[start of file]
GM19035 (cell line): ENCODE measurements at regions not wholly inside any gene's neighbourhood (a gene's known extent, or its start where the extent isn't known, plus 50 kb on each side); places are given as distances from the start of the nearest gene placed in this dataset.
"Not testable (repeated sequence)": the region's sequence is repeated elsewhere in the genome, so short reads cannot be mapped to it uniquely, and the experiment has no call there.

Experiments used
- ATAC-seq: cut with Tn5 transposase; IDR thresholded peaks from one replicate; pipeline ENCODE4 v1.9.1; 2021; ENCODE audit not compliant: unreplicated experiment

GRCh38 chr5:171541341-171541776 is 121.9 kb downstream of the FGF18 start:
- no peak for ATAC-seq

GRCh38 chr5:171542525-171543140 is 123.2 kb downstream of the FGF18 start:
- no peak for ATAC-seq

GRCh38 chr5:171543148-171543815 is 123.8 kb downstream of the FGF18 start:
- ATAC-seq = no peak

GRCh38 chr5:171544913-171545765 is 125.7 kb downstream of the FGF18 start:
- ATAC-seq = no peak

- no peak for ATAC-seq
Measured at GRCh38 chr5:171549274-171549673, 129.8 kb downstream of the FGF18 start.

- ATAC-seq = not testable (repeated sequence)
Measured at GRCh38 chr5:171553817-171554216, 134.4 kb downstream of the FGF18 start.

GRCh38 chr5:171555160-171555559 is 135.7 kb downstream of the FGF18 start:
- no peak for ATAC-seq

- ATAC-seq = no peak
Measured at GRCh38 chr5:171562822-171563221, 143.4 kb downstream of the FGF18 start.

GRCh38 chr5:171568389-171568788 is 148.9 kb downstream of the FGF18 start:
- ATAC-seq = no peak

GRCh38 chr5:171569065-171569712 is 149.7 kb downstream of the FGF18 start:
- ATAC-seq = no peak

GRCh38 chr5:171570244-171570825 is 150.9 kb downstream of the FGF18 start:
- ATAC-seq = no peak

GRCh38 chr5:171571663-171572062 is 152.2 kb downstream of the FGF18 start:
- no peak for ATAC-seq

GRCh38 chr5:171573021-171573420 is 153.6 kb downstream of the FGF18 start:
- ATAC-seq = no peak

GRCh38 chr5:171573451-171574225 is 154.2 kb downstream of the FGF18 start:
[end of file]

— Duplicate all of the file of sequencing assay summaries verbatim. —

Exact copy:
GM19035 (cell line): ENCODE measurements at regions not wholly inside any gene's neighbourhood (a gene's known extent, or its start where the extent isn't known, plus 50 kb on each side); places are given as distances from the start of the nearest gene placed in this dataset.
"Not testable (repeated sequence)": the region's sequence is repeated elsewhere in the genome, so short reads cannot be mapped to it uniquely, and the experiment has no call there.

Experiments used
- ATAC-seq: cut with Tn5 transposase; IDR thresholded peaks from one replicate; pipeline ENCODE4 v1.9.1; 2021; ENCODE audit not compliant: unreplicated experiment

GRCh38 chr5:171541341-171541776 is 121.9 kb downstream of the FGF18 start:
- no peak for ATAC-seq

GRCh38 chr5:171542525-171543140 is 123.2 kb downstream of the FGF18 start:
- no peak for ATAC-seq

GRCh38 chr5:171543148-171543815 is 123.8 kb downstream of the FGF18 start:
- ATAC-seq = no peak

GRCh38 chr5:171544913-171545765 is 125.7 kb downstream of the FGF18 start:
- ATAC-seq = no peak

- no peak for ATAC-seq
Measured at GRCh38 chr5:171549274-171549673, 129.8 kb downstream of the FGF18 start.

- ATAC-seq = not testable (repeated sequence)
Measured at GRCh38 chr5:171553817-171554216, 134.4 kb downstream of the FGF18 start.

GRCh38 chr5:171555160-171555559 is 135.7 kb downstream of the FGF18 start:
- no peak for ATAC-seq

- ATAC-seq = no peak
Measured at GRCh38 chr5:171562822-171563221, 143.4 kb downstream of the FGF18 start.

GRCh38 chr5:171568389-171568788 is 148.9 kb downstream of the FGF18 start:
- ATAC-seq = no peak

GRCh38 chr5:171569065-171569712 is 149.7 kb downstream of the FGF18 start:
- ATAC-seq = no peak

GRCh38 chr5:171570244-171570825 is 150.9 kb downstream of the FGF18 start:
- ATAC-seq = no peak

GRCh38 chr5:171571663-171572062 is 152.2 kb downstream of the FGF18 start:
- no peak for ATAC-seq

GRCh38 chr5:171573021-171573420 is 153.6 kb downstream of the FGF18 start:
- ATAC-seq = no peak

GRCh38 chr5:171573451-171574225 is 154.2 kb downstream of the FGF18 start: